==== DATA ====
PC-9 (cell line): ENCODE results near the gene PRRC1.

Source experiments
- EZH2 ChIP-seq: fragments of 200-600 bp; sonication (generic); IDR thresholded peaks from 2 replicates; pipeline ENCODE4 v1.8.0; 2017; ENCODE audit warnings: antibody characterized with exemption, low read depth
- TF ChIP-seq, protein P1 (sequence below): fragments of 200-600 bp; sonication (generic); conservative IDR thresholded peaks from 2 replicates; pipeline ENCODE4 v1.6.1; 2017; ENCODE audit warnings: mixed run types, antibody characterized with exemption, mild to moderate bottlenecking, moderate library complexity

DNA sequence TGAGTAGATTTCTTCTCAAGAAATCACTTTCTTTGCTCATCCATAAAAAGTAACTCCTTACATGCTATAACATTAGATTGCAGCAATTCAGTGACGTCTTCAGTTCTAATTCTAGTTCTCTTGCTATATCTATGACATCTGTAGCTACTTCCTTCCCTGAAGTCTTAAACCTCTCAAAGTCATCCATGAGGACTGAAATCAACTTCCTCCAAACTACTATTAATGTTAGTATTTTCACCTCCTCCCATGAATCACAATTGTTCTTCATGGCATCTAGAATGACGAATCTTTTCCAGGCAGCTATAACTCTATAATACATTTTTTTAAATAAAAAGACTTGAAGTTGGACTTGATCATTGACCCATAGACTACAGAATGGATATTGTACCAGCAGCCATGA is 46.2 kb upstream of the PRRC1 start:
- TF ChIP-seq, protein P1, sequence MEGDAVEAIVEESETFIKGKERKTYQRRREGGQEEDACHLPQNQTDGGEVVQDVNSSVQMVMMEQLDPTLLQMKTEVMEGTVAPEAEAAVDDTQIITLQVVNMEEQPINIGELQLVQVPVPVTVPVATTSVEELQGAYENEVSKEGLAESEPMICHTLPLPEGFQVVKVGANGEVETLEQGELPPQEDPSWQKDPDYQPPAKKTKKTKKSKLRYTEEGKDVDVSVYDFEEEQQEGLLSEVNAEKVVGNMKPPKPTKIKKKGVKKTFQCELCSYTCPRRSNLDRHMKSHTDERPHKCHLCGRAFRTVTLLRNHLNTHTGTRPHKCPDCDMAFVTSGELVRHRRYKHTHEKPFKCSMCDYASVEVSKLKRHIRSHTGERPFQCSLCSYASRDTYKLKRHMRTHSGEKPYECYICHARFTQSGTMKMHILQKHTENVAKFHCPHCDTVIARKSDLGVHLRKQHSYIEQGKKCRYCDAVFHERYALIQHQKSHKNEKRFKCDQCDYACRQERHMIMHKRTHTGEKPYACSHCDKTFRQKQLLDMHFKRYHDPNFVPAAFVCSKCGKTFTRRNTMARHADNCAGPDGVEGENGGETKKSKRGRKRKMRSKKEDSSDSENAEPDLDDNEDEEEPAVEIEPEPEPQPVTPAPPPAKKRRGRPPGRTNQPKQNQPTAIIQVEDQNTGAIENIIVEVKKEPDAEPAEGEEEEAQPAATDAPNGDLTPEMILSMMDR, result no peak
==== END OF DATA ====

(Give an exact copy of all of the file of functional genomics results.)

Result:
PC-9 (cell line): ENCODE results near the gene PRRC1.

Source experiments
- EZH2 ChIP-seq: fragments of 200-600 bp; sonication (generic); IDR thresholded peaks from 2 replicates; pipeline ENCODE4 v1.8.0; 2017; ENCODE audit warnings: antibody characterized with exemption, low read depth
- TF ChIP-seq, protein P1 (sequence below): fragments of 200-600 bp; sonication (generic); conservative IDR thresholded peaks from 2 replicates; pipeline ENCODE4 v1.6.1; 2017; ENCODE audit warnings: mixed run types, antibody characterized with exemption, mild to moderate bottlenecking, moderate library complexity

DNA sequence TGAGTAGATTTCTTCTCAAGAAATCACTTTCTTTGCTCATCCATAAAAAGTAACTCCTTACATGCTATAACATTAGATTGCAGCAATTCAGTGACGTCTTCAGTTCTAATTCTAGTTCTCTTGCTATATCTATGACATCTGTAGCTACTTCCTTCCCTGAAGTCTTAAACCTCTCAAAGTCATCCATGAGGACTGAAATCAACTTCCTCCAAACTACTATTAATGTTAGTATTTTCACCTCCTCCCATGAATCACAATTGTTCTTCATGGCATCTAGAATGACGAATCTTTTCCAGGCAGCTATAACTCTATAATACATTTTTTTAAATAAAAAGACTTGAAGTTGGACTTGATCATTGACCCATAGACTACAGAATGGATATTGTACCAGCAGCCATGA is 46.2 kb upstream of the PRRC1 start:
- TF ChIP-seq, protein P1, sequence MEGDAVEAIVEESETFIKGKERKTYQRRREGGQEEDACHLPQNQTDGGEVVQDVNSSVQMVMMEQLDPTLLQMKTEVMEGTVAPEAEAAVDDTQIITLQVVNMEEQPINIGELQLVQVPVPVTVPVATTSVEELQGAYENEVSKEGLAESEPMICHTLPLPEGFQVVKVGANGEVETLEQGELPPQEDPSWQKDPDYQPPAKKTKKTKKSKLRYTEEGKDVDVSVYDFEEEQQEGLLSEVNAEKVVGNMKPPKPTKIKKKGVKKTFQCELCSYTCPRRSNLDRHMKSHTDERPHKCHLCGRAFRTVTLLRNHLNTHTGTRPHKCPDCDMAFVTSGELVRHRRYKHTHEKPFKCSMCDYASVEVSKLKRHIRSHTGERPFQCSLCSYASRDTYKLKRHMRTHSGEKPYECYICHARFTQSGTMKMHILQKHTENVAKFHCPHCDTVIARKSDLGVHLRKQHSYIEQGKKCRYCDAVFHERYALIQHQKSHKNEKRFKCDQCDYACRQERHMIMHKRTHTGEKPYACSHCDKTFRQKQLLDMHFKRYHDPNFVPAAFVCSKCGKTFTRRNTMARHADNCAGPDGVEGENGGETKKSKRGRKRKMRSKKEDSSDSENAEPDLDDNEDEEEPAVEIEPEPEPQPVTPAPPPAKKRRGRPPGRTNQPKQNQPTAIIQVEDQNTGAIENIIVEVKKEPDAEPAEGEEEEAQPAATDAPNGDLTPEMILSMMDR, result no peak